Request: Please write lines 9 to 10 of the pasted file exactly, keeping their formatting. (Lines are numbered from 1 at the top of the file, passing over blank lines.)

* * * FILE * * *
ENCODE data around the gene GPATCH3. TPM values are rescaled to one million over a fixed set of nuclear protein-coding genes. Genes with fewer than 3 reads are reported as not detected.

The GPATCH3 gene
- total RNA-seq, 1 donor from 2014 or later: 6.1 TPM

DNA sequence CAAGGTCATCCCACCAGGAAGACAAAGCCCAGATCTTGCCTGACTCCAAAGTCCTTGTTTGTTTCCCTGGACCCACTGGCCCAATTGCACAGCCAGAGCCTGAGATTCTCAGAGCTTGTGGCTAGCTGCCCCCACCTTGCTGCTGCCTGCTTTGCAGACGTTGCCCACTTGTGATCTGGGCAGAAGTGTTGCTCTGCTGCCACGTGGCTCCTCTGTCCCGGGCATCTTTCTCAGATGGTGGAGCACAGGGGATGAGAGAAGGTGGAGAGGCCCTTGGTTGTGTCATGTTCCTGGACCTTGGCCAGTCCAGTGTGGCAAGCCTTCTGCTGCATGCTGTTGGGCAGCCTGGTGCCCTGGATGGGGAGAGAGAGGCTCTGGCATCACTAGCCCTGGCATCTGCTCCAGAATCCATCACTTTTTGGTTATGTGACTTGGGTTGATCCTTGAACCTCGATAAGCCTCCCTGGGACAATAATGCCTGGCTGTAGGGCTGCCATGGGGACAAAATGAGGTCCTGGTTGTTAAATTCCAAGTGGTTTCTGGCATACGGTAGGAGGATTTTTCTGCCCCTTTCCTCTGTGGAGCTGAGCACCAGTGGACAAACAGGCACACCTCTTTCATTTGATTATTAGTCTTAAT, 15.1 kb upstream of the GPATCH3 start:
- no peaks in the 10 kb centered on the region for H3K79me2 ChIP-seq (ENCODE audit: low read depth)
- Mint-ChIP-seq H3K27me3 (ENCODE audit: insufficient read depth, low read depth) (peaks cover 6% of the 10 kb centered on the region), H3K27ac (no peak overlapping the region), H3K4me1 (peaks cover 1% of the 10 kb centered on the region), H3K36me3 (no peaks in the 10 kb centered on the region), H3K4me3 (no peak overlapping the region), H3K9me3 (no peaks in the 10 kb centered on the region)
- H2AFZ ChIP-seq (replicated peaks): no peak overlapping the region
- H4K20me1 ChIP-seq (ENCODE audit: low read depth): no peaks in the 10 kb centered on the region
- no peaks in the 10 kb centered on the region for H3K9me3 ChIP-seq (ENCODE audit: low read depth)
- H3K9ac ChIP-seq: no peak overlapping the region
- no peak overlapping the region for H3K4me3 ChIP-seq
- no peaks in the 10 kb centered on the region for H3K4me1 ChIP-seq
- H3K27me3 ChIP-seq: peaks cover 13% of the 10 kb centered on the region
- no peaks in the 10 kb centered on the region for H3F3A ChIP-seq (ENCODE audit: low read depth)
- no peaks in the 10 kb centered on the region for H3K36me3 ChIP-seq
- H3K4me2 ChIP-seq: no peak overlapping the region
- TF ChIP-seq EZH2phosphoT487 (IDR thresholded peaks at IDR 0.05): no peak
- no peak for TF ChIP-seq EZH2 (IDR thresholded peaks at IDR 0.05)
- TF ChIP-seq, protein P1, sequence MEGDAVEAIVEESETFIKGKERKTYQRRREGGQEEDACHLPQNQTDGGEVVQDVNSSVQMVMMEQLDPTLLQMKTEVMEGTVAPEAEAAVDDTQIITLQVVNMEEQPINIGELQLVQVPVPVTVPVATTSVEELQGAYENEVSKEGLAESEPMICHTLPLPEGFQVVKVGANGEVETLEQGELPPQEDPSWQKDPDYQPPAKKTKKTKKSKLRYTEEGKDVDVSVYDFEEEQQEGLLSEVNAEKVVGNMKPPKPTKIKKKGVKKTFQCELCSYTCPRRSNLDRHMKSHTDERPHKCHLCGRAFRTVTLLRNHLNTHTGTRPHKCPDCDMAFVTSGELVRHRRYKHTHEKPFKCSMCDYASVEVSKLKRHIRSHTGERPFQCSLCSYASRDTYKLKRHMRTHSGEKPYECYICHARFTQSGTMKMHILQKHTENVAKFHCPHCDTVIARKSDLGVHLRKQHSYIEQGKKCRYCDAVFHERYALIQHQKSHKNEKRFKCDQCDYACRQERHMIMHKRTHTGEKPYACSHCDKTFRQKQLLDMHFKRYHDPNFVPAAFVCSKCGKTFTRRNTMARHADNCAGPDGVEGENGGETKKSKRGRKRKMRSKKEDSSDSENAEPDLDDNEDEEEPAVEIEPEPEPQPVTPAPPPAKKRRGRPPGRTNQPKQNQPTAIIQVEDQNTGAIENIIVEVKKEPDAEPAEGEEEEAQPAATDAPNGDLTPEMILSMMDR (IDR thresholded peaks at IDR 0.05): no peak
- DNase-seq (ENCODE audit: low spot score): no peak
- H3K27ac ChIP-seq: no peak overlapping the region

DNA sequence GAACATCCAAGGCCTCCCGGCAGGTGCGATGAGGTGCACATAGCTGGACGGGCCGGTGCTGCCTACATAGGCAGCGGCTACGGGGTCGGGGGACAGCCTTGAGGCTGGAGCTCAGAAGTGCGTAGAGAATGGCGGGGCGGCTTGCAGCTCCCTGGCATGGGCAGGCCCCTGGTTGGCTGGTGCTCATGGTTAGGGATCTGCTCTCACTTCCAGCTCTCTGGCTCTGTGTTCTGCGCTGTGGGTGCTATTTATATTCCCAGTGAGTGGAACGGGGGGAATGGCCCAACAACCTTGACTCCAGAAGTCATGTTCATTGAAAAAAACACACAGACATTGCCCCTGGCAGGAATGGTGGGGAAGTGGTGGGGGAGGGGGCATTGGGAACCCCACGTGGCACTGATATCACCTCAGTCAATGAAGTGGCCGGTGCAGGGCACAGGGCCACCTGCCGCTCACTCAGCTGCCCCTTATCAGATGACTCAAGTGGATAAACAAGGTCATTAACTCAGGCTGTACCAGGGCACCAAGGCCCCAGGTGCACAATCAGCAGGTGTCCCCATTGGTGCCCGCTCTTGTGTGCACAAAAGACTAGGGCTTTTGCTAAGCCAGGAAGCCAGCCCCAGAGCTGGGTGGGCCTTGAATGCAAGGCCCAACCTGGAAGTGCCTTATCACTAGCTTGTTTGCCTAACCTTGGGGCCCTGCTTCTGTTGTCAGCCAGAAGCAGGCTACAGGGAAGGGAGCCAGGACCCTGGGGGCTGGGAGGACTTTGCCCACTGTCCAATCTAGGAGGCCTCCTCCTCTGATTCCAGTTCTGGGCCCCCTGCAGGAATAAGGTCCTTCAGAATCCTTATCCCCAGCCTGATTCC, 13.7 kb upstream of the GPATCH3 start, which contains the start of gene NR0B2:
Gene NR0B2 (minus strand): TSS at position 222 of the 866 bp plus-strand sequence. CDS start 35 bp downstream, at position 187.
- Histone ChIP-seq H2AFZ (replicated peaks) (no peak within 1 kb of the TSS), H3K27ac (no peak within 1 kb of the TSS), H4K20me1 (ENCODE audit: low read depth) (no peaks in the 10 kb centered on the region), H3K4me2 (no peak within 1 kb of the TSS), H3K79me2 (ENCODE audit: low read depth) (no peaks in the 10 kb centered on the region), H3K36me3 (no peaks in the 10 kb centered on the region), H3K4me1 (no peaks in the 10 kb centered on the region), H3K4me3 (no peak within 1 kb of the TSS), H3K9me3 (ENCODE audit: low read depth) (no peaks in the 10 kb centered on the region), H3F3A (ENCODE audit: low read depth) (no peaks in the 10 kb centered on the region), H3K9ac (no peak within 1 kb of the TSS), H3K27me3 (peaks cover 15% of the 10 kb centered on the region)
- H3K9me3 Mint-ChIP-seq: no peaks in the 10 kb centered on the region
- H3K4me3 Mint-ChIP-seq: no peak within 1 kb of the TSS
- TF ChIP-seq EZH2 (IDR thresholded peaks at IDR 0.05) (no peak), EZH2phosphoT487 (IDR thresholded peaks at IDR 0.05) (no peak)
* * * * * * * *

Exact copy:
- no peaks in the 10 kb centered on the region for H3K9me3 ChIP-seq (ENCODE audit: low read depth)
- H3K9ac ChIP-seq: no peak overlapping the region